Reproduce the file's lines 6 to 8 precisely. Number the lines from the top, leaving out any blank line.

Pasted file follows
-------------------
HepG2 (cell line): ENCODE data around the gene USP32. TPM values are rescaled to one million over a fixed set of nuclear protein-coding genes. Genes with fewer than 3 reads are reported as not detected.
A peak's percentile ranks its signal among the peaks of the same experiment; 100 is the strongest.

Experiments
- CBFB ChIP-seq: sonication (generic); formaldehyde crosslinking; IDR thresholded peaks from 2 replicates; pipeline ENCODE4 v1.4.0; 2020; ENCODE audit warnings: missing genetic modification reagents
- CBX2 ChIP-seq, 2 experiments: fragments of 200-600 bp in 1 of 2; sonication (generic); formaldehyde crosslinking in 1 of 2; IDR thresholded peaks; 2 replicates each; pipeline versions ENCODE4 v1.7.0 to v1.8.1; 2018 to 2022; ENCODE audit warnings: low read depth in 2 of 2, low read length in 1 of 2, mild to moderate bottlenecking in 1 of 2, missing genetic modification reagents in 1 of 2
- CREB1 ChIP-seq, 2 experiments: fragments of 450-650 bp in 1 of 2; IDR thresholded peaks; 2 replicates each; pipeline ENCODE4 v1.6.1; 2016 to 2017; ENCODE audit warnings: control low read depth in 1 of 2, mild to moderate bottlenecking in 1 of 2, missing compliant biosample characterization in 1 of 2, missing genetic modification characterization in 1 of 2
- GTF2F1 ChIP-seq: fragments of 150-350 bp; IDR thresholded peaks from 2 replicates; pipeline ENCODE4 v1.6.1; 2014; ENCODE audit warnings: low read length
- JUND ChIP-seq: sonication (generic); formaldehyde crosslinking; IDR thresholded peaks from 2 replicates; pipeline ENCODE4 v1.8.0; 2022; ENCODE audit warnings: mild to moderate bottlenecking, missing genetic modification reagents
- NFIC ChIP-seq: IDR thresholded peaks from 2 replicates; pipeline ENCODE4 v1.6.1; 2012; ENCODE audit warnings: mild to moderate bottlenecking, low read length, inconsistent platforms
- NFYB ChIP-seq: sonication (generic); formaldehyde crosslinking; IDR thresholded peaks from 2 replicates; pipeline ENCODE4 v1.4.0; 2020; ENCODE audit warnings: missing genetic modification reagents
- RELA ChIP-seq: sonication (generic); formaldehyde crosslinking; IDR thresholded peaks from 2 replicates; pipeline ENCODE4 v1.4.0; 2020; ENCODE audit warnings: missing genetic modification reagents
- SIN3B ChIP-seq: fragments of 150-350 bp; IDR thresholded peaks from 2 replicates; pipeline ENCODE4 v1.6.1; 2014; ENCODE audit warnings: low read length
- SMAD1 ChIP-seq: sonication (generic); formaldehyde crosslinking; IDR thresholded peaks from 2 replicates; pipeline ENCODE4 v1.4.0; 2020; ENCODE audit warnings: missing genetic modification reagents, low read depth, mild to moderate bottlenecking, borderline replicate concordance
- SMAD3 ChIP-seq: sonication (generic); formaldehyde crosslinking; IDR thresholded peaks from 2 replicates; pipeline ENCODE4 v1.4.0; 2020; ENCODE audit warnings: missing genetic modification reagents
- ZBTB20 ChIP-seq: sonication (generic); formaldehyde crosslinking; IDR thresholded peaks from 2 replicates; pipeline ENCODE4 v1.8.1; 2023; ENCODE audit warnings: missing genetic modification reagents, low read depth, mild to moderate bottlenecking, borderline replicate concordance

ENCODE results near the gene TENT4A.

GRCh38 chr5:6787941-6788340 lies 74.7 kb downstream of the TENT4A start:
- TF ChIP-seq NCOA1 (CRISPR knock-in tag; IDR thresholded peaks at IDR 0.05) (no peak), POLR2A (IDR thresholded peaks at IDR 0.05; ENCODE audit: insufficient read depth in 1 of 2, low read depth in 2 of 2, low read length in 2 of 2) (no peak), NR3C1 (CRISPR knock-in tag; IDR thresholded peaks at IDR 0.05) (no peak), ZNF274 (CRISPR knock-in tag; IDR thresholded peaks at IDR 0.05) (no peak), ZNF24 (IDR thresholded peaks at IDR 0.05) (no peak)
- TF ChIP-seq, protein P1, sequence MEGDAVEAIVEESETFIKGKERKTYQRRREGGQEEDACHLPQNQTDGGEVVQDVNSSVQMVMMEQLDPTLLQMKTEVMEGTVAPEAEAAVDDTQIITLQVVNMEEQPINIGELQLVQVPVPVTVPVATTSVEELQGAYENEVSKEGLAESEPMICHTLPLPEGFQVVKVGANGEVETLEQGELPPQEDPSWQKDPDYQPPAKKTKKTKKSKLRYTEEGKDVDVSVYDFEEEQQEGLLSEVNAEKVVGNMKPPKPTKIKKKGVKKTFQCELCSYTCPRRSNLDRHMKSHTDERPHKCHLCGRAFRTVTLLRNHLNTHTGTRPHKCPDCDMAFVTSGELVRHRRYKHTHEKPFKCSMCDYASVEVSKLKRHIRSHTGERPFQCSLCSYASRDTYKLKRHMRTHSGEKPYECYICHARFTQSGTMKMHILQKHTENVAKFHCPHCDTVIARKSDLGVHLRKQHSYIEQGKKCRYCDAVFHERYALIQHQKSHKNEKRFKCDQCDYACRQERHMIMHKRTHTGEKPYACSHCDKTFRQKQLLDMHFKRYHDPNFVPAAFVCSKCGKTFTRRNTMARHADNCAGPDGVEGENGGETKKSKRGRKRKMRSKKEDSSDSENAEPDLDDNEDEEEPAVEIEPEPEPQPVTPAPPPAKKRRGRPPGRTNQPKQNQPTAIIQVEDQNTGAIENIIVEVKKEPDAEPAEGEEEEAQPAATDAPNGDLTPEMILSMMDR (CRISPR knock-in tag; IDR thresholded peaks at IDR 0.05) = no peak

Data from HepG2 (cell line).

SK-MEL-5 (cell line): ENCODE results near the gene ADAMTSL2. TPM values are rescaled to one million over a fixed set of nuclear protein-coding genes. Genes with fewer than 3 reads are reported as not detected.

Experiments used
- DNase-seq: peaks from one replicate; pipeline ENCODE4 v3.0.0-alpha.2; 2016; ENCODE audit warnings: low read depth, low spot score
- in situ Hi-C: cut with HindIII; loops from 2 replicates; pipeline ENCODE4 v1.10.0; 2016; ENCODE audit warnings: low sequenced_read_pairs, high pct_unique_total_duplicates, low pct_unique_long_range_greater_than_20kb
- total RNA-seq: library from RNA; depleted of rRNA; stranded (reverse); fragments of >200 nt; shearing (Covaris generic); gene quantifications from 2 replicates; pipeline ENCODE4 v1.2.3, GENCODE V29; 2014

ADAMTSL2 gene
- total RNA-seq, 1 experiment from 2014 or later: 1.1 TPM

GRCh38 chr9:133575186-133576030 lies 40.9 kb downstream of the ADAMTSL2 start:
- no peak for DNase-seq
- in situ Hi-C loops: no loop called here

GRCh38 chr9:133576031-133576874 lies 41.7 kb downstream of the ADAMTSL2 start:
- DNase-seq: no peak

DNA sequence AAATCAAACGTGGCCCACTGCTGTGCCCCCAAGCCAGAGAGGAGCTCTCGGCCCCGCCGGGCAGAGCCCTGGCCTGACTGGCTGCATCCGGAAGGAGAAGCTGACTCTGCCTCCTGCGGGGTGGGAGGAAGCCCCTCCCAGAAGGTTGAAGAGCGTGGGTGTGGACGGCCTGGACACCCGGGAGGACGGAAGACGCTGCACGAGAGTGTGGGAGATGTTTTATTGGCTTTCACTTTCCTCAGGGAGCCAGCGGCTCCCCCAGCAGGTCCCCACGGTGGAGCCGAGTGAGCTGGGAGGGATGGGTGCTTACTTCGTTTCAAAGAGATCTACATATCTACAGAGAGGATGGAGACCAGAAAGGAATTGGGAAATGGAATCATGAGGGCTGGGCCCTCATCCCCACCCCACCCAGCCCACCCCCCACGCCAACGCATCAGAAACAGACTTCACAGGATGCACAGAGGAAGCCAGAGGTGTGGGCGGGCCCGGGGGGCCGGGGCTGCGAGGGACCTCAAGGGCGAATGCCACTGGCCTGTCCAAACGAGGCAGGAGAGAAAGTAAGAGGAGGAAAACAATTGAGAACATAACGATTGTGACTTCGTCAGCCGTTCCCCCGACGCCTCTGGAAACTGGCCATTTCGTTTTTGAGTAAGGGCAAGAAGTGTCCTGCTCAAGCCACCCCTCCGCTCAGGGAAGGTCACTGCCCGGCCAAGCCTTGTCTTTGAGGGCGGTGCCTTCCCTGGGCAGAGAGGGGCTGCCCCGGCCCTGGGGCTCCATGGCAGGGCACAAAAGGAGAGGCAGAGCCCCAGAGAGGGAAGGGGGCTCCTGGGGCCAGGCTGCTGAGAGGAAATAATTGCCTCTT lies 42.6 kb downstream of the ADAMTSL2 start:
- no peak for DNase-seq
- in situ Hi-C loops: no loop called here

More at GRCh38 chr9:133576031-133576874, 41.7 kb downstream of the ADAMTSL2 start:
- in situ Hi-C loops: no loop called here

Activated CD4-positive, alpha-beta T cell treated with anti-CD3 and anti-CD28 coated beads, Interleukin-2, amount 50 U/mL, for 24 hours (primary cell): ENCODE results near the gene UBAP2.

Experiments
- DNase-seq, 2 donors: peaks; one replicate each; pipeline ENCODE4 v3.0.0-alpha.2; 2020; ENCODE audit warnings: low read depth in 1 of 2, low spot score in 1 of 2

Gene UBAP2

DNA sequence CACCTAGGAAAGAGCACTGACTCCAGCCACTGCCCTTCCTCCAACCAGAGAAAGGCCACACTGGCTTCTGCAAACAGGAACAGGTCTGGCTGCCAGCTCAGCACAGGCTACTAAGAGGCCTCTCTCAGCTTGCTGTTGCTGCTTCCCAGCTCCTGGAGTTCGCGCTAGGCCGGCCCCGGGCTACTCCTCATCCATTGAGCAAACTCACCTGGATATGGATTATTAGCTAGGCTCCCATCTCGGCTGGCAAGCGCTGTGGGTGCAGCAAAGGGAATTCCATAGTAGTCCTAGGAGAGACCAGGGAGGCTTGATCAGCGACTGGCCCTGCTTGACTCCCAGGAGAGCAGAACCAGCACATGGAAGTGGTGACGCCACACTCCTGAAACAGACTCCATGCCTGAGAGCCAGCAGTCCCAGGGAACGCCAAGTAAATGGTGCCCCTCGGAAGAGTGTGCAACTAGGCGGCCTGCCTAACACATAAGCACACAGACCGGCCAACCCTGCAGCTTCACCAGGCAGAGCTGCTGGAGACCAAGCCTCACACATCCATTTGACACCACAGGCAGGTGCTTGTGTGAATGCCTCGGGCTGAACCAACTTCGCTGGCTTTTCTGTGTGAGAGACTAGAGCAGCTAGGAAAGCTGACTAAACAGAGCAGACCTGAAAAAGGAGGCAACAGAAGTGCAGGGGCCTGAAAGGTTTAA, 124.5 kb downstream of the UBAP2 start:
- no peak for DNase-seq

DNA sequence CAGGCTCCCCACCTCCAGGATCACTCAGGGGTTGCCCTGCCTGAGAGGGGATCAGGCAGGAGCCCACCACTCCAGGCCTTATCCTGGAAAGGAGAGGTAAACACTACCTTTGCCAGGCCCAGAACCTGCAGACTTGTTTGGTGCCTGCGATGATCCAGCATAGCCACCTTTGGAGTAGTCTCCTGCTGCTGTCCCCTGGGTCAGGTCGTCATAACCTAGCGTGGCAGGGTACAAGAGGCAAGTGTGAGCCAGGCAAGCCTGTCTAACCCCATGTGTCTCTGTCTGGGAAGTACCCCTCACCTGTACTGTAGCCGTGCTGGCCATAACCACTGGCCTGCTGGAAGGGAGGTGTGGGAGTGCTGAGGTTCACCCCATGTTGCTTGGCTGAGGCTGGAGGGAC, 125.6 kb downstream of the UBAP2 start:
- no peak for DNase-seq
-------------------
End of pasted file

- CREB1 ChIP-seq, 2 experiments: fragments of 450-650 bp in 1 of 2; IDR thresholded peaks; 2 replicates each; pipeline ENCODE4 v1.6.1; 2016 to 2017; ENCODE audit warnings: control low read depth in 1 of 2, mild to moderate bottlenecking in 1 of 2, missing compliant biosample characterization in 1 of 2, missing genetic modification characterization in 1 of 2
- GTF2F1 ChIP-seq: fragments of 150-350 bp; IDR thresholded peaks from 2 replicates; pipeline ENCODE4 v1.6.1; 2014; ENCODE audit warnings: low read length
- JUND ChIP-seq: sonication (generic); formaldehyde crosslinking; IDR thresholded peaks from 2 replicates; pipeline ENCODE4 v1.8.0; 2022; ENCODE audit warnings: mild to moderate bottlenecking, missing genetic modification reagents